12. The combination of claim 1, herein said pouch and retainer are formed and positioned with respect to one another, such that when said pouch is peeled open, said pouch and retainer are not torn open.
13. The combination of claim 8, wherein said pouch and retainer are formed and positioned with respect to one another, such that when said pouch is peeled open, said pouch and retainer are not torn open.
14. The combination of claim 1, additionally comprising a needle coupled to said suture, and said combination components a), b) and c) being structured and arranged such that immediately upon peeling said pouch, said needle is revealed and accessible in a single step without tearing the retainer.
15. The combination of claim 8, additionally comprising a needle coupled to said suture, and said combination components a), b) and c) being structured and arranged such that immediately upon peeling said pouch, said needle is revealed and accessible in a single step without tearing the retainer.
16. The combination of claim 1, wherein said suture retainer b) is disposed immediately within said sealed pocket a).
17. The combination of claim 8, wherein said suture retainer b) is disposed immediately within said sealed pocket a).
18. The combination of
a) a peelable substantially moisture-impervious pouch made of a metal foil laminate defining an enclosure which constitutes a sealed pocket and which is accessible by peeling;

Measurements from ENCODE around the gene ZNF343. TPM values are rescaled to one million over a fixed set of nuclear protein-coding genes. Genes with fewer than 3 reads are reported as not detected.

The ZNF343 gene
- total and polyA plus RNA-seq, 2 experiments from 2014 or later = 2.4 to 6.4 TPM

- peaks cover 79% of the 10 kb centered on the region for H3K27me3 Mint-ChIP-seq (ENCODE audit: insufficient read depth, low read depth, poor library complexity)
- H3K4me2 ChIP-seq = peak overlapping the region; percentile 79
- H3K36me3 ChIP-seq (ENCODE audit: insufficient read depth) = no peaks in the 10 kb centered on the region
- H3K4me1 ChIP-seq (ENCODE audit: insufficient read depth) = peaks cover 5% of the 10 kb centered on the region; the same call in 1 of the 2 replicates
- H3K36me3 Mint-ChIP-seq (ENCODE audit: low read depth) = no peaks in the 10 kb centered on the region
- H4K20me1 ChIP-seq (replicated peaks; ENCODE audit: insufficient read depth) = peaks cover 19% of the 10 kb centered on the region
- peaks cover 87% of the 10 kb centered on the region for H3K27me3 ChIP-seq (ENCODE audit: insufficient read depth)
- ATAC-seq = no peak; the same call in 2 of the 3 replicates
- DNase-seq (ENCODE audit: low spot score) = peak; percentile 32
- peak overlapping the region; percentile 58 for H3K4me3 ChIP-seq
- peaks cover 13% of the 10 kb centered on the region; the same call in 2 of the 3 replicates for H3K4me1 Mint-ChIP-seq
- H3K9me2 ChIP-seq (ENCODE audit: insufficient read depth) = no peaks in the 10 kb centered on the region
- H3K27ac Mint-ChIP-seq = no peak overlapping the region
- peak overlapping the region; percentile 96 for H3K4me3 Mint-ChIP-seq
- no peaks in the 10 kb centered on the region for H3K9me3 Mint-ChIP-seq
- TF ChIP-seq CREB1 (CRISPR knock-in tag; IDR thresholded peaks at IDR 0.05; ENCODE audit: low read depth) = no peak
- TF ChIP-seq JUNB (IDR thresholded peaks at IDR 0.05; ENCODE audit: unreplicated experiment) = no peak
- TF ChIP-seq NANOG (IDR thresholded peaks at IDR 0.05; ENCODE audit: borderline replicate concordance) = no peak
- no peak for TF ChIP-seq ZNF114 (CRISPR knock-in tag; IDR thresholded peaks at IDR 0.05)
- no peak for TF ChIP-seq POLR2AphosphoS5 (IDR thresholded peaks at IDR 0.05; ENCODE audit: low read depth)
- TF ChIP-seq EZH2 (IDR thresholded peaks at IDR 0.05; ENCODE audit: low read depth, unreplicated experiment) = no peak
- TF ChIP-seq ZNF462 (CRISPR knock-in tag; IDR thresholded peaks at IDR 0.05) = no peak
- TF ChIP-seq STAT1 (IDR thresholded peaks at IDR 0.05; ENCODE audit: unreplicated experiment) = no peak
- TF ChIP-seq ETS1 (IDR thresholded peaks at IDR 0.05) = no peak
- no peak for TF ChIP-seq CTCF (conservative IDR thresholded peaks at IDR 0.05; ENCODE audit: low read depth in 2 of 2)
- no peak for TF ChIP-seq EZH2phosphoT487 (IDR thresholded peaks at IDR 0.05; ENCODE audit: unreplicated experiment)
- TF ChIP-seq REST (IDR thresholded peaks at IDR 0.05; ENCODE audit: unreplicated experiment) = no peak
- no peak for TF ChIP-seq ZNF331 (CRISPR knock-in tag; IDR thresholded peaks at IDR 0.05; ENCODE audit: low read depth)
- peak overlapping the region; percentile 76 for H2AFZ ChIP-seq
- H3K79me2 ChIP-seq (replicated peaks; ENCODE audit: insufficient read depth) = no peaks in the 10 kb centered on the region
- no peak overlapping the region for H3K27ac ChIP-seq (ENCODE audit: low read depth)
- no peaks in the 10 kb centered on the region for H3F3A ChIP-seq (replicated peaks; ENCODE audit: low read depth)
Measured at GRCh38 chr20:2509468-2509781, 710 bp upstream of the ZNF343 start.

b) a suture retainer disposed within said sealed pocket and sealed therewithin;
c) a synthetic absorbable suture situated within said retainer; and
d) an outer breather pouch in which said moisture-impervious pouch a) is disposed and sealed.
19. The combination of claim 18, wherein said outer breather pouch d) is peelable.
20. The combination of claim 18, wherein said suture retainer b) is disposed immediately within said sealed pocket a).
This case is filed as a continuation of U.S. Ser. No. 08,262,203 filed Jun. 20, 1994, now U.S. Pat. No. 5,462,162 which is a continuation of U.S. application Ser. No. 07/911,981 filed Jul. 10, 1992, now U.S. Pat. No. 5,366,081, which is a continuation of U.S. application Ser. No. 07/568,089 filed Aug. 16, 1990, now U.S. Pat. No. 5,222,978, continuation-in-part of U.S. patent application Ser. No. 07-089,735 filed Aug. 26, 1987and now abandoned; as a continuation-in-part of U.S. patent application Ser. No. 07-221,308 filed Jul. 19, 1988, now U.S. Pat. No. 5,501,272; as a continuation-in-part of U.S. patent application Ser. No. 07-388,152 filed Aug. 1, 1989, and now abandoned; as a continuation-in-part of U.S. patent application Ser. No. 07-395,476 filed Aug. 18, 1989 and now abandoned; and as a continuation-in-part of U.S. patent application Ser. No. 07-491,215 filed Mar. 9, 1990, now U.S. Pat. No. 5,019,193, which is a continuation of U.S. patent application Ser. No. 07-344,745 filed Apr. 28, 1989 and now abandoned, a continuation-in-part of U.S. patent application Ser. No. 07-227,699 filed Aug. 3, 1988 and now abandoned, a continuation-in-part of U.S. patent application Ser. No. 07-089,732 filed Aug. 26, 1987 and now abandoned.